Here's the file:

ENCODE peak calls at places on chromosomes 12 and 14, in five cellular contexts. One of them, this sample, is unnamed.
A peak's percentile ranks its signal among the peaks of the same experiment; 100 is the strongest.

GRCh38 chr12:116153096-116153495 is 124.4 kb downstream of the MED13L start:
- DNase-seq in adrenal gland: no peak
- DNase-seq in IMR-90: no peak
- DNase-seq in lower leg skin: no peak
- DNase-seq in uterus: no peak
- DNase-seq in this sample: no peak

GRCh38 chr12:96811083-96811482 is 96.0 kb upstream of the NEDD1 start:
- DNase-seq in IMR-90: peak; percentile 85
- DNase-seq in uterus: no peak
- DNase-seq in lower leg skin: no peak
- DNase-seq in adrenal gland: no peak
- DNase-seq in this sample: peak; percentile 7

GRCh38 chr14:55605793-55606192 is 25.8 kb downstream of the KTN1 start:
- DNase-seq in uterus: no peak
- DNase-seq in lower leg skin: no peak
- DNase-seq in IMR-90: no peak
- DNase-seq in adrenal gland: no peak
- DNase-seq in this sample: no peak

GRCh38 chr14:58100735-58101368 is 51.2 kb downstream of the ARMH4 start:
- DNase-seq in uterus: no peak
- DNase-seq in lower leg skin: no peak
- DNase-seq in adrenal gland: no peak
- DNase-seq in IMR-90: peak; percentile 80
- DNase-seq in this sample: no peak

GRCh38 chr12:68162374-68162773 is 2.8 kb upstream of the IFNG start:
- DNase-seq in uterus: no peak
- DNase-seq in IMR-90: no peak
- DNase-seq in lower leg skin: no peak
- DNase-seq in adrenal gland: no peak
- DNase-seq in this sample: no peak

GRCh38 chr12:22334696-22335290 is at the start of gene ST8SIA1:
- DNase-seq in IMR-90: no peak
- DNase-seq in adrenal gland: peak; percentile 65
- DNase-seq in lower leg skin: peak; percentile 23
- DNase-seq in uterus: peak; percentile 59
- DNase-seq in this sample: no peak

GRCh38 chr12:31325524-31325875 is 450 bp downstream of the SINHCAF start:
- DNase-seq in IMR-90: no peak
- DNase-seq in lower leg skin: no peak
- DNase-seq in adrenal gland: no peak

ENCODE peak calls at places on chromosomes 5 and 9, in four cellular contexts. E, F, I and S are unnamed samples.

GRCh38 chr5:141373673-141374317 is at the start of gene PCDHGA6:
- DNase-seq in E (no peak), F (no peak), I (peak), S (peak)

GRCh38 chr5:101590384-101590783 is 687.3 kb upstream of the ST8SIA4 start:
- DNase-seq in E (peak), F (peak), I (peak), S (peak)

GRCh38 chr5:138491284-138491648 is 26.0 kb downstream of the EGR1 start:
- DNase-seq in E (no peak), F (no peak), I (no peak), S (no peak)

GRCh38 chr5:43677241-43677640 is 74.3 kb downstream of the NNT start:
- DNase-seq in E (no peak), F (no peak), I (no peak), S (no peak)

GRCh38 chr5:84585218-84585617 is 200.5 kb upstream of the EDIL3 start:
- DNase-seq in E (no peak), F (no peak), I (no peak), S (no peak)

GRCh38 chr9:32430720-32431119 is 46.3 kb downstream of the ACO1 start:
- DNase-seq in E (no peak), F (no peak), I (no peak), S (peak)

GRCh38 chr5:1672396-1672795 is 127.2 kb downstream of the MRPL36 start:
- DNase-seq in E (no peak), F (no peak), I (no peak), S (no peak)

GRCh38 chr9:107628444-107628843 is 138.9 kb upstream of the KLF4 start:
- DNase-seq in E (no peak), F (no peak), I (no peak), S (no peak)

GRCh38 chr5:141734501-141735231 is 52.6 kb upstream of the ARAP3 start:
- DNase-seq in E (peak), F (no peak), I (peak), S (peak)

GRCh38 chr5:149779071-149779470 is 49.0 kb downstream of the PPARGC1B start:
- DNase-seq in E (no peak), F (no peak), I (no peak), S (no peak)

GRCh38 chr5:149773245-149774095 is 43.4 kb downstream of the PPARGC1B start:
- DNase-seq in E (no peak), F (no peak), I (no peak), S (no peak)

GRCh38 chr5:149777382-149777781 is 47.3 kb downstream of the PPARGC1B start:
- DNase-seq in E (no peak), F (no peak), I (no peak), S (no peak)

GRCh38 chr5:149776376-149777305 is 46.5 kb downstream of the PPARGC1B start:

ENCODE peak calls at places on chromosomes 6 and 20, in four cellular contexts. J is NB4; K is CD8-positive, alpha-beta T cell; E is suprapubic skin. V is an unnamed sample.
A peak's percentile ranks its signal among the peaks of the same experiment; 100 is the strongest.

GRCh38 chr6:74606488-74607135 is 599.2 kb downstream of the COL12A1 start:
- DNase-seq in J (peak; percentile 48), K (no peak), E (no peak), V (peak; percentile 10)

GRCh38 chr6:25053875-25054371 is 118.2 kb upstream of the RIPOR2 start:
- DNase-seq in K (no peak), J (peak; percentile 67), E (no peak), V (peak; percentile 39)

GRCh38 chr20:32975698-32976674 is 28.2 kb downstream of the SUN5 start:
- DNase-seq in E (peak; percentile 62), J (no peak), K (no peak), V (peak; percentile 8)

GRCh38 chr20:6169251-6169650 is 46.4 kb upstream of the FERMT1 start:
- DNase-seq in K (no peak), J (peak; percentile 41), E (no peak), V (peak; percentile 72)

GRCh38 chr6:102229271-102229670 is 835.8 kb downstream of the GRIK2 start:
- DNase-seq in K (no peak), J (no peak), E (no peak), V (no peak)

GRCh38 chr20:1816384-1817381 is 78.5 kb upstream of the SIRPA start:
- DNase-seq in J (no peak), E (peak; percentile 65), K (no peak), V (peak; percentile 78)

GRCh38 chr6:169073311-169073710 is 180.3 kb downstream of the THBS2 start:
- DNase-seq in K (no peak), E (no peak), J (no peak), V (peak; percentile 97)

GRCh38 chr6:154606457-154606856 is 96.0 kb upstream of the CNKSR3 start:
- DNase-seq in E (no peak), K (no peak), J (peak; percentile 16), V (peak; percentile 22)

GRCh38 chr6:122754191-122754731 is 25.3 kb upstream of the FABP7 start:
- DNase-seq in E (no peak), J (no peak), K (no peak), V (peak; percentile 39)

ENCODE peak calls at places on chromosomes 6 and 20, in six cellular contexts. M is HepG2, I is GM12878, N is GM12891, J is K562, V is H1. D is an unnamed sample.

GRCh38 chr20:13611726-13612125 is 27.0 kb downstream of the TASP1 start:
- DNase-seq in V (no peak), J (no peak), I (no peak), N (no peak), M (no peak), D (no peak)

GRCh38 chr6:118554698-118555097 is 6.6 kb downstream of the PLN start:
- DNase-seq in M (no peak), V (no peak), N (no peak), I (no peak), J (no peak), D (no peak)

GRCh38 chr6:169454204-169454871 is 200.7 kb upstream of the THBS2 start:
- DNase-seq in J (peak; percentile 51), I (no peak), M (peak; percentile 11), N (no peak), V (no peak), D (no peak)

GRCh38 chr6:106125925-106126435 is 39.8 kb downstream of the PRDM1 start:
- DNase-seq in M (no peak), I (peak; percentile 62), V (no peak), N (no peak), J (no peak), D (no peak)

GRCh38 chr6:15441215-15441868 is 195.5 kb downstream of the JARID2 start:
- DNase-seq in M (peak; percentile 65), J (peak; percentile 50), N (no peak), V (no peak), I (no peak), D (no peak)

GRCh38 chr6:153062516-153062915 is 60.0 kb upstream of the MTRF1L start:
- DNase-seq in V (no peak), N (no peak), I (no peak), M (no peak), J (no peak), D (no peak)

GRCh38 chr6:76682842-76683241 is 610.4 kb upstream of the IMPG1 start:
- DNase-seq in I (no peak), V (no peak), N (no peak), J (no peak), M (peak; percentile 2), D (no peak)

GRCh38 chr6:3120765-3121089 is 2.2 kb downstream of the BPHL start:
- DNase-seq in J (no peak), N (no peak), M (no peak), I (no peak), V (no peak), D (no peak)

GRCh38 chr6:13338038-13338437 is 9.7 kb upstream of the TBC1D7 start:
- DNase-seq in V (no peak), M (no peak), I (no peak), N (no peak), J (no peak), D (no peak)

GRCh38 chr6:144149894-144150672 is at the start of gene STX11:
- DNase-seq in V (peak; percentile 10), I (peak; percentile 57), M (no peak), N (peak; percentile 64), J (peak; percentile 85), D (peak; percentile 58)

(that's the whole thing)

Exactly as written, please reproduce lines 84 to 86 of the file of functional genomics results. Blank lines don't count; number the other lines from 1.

- DNase-seq in K (no peak), E (no peak), J (no peak), V (peak; percentile 97)

GRCh38 chr6:154606457-154606856 is 96.0 kb upstream of the CNKSR3 start:
- DNase-seq in E (no peak), K (no peak), J (peak; percentile 16), V (peak; percentile 22)